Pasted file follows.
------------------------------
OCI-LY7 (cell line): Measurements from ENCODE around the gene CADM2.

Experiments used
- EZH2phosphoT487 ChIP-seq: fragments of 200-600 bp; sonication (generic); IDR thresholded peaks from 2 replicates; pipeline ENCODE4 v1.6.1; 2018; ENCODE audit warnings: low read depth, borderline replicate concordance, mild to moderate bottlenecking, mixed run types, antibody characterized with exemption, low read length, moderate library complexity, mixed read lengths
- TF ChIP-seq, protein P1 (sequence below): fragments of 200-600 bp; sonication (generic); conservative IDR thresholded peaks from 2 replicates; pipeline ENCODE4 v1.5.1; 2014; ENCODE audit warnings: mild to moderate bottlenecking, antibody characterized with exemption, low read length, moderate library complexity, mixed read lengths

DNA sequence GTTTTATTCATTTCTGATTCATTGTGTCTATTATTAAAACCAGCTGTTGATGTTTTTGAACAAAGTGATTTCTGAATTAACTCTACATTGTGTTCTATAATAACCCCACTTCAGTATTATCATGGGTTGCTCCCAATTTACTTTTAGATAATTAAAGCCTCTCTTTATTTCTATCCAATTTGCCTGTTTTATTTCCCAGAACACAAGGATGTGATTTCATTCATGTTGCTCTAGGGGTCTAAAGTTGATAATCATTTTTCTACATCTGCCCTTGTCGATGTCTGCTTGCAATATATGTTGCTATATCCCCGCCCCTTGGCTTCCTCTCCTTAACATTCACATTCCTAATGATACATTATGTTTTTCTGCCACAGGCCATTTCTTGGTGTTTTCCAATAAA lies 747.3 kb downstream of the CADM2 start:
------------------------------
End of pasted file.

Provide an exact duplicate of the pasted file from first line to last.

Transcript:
OCI-LY7 (cell line): Measurements from ENCODE around the gene CADM2.

Experiments used
- EZH2phosphoT487 ChIP-seq: fragments of 200-600 bp; sonication (generic); IDR thresholded peaks from 2 replicates; pipeline ENCODE4 v1.6.1; 2018; ENCODE audit warnings: low read depth, borderline replicate concordance, mild to moderate bottlenecking, mixed run types, antibody characterized with exemption, low read length, moderate library complexity, mixed read lengths
- TF ChIP-seq, protein P1 (sequence below): fragments of 200-600 bp; sonication (generic); conservative IDR thresholded peaks from 2 replicates; pipeline ENCODE4 v1.5.1; 2014; ENCODE audit warnings: mild to moderate bottlenecking, antibody characterized with exemption, low read length, moderate library complexity, mixed read lengths

DNA sequence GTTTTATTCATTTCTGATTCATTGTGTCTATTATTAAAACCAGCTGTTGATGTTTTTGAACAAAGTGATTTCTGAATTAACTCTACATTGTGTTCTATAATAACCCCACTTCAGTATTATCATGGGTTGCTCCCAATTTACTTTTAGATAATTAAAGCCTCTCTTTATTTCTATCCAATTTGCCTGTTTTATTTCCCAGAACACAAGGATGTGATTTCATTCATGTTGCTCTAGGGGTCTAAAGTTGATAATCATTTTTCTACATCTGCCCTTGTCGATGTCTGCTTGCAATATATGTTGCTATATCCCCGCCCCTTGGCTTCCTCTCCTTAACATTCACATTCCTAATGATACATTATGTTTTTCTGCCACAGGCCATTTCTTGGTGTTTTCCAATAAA lies 747.3 kb downstream of the CADM2 start: